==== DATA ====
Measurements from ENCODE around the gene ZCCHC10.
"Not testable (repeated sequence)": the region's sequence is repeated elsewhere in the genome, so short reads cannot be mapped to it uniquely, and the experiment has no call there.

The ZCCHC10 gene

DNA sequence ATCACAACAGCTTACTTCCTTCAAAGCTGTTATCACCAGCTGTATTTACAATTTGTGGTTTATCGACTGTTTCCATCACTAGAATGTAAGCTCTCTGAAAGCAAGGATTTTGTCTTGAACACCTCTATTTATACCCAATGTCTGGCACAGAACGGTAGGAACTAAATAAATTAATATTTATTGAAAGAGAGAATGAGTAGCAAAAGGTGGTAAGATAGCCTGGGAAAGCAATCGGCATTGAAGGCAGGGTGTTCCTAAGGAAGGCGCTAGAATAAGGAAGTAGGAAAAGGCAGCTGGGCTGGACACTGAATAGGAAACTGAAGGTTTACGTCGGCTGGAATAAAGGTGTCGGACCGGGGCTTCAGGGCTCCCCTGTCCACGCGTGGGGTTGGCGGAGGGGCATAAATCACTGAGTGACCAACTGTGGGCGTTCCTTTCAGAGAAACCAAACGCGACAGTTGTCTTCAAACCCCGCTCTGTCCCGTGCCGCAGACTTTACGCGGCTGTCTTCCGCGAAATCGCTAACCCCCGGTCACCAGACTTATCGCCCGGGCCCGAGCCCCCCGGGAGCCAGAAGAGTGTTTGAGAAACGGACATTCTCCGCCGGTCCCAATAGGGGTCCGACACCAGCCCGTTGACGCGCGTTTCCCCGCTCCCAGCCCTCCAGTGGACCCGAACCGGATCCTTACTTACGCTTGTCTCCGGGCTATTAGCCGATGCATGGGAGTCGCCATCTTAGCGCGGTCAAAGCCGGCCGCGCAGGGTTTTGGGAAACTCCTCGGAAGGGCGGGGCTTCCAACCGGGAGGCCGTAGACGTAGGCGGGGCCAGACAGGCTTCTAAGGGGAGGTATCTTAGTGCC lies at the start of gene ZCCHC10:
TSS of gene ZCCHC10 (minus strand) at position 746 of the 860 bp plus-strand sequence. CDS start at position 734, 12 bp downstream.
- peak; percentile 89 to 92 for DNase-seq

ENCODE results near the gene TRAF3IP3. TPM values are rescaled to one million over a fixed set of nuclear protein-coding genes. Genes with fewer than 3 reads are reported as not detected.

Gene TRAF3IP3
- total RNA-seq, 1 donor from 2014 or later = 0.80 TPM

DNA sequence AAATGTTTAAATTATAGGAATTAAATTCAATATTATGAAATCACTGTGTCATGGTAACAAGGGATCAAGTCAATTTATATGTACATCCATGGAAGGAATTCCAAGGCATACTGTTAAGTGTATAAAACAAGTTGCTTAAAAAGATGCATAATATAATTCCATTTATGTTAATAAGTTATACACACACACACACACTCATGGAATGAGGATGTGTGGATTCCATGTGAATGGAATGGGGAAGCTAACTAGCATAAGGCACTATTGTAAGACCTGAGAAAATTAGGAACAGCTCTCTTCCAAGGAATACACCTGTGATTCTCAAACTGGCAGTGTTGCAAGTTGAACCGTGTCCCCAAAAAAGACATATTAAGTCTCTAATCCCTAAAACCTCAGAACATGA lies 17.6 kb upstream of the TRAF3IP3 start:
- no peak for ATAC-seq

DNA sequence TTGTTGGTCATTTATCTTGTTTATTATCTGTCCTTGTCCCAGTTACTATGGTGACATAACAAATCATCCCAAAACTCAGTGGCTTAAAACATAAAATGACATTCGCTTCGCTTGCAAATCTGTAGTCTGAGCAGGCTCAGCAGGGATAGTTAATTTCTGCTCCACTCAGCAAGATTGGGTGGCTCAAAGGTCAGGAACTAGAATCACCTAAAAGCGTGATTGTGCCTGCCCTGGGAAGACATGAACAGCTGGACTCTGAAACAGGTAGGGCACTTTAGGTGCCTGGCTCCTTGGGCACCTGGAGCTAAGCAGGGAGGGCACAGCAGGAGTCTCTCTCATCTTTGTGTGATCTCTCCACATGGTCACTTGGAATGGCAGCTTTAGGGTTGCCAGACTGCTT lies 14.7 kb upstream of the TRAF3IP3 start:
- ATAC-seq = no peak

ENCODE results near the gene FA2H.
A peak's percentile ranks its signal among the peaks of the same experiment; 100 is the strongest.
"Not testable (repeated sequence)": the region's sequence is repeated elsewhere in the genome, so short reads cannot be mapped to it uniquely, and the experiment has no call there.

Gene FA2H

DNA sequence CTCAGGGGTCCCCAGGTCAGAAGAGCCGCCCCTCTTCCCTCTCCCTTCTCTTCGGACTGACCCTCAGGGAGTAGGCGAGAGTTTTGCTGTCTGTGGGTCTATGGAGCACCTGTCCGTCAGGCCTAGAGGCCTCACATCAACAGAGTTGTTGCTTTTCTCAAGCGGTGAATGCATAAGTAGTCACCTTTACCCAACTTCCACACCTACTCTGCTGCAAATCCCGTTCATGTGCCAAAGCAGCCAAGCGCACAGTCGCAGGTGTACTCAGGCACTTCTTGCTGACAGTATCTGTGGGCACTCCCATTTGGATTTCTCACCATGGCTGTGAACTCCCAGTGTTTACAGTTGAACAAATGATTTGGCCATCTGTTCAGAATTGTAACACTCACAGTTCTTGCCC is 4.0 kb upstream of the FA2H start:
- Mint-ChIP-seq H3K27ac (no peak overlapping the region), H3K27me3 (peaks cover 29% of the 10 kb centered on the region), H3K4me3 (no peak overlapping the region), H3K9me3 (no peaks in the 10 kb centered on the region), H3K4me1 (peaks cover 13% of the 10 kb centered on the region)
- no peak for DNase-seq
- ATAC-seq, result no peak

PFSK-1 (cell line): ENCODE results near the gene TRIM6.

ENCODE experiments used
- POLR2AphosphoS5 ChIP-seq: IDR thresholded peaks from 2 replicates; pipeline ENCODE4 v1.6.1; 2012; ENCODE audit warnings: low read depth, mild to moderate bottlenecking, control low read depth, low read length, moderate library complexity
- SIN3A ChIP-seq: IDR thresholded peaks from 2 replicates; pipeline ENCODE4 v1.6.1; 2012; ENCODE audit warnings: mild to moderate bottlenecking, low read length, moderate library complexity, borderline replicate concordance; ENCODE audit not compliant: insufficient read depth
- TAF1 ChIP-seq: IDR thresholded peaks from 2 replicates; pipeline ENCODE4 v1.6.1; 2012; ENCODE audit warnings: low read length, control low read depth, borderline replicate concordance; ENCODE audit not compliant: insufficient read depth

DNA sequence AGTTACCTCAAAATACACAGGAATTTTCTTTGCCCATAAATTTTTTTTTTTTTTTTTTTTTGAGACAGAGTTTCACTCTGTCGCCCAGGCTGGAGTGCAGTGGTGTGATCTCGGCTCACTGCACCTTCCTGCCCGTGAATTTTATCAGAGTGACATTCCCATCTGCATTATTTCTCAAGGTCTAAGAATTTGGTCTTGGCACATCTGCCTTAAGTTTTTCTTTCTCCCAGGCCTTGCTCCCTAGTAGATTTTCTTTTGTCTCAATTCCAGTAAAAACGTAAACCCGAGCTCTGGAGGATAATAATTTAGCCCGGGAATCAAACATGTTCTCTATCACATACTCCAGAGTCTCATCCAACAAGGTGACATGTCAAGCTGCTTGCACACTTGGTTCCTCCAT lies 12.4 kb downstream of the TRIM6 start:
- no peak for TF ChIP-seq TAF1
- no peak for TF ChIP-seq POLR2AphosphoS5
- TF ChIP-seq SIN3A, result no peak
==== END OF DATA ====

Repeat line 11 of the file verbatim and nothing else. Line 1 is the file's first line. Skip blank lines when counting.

- no peak for ATAC-seq